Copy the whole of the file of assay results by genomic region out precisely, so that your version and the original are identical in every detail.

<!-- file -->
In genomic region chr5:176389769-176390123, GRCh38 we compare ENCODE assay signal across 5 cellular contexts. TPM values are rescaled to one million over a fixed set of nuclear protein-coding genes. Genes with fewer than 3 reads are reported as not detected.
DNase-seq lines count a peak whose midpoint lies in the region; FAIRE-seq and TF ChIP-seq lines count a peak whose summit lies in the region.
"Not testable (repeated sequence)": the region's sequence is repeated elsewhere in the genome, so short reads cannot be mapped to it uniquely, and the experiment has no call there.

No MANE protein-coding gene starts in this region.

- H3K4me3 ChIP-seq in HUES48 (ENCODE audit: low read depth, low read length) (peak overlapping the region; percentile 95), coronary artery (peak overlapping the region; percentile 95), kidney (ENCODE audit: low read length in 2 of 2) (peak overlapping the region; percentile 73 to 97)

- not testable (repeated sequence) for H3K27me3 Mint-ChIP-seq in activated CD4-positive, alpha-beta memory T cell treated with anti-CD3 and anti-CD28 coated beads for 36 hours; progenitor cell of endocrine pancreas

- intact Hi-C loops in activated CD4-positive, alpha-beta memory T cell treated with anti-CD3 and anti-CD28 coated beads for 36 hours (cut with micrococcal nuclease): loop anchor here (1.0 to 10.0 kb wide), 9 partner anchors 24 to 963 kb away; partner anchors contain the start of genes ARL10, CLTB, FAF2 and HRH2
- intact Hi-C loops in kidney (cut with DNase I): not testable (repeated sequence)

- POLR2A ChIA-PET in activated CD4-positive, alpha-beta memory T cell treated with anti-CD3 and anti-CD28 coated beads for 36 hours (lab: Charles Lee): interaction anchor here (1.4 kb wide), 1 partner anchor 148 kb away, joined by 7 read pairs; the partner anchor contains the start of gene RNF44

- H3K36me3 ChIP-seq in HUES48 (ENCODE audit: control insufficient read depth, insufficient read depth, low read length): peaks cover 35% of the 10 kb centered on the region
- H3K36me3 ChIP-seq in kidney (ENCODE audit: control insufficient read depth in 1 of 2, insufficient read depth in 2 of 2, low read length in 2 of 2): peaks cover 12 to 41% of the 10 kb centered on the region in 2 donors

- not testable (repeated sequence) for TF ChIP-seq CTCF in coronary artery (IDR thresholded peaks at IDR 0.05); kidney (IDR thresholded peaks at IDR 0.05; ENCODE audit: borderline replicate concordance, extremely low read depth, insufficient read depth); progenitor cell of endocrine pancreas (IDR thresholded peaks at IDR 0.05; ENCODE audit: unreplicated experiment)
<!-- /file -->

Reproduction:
In genomic region chr5:176389769-176390123, GRCh38 we compare ENCODE assay signal across 5 cellular contexts. TPM values are rescaled to one million over a fixed set of nuclear protein-coding genes. Genes with fewer than 3 reads are reported as not detected.
DNase-seq lines count a peak whose midpoint lies in the region; FAIRE-seq and TF ChIP-seq lines count a peak whose summit lies in the region.
"Not testable (repeated sequence)": the region's sequence is repeated elsewhere in the genome, so short reads cannot be mapped to it uniquely, and the experiment has no call there.

No MANE protein-coding gene starts in this region.

- H3K4me3 ChIP-seq in HUES48 (ENCODE audit: low read depth, low read length) (peak overlapping the region; percentile 95), coronary artery (peak overlapping the region; percentile 95), kidney (ENCODE audit: low read length in 2 of 2) (peak overlapping the region; percentile 73 to 97)

- not testable (repeated sequence) for H3K27me3 Mint-ChIP-seq in activated CD4-positive, alpha-beta memory T cell treated with anti-CD3 and anti-CD28 coated beads for 36 hours; progenitor cell of endocrine pancreas

- intact Hi-C loops in activated CD4-positive, alpha-beta memory T cell treated with anti-CD3 and anti-CD28 coated beads for 36 hours (cut with micrococcal nuclease): loop anchor here (1.0 to 10.0 kb wide), 9 partner anchors 24 to 963 kb away; partner anchors contain the start of genes ARL10, CLTB, FAF2 and HRH2
- intact Hi-C loops in kidney (cut with DNase I): not testable (repeated sequence)

- POLR2A ChIA-PET in activated CD4-positive, alpha-beta memory T cell treated with anti-CD3 and anti-CD28 coated beads for 36 hours (lab: Charles Lee): interaction anchor here (1.4 kb wide), 1 partner anchor 148 kb away, joined by 7 read pairs; the partner anchor contains the start of gene RNF44

- H3K36me3 ChIP-seq in HUES48 (ENCODE audit: control insufficient read depth, insufficient read depth, low read length): peaks cover 35% of the 10 kb centered on the region
- H3K36me3 ChIP-seq in kidney (ENCODE audit: control insufficient read depth in 1 of 2, insufficient read depth in 2 of 2, low read length in 2 of 2): peaks cover 12 to 41% of the 10 kb centered on the region in 2 donors

- not testable (repeated sequence) for TF ChIP-seq CTCF in coronary artery (IDR thresholded peaks at IDR 0.05); kidney (IDR thresholded peaks at IDR 0.05; ENCODE audit: borderline replicate concordance, extremely low read depth, insufficient read depth); progenitor cell of endocrine pancreas (IDR thresholded peaks at IDR 0.05; ENCODE audit: unreplicated experiment)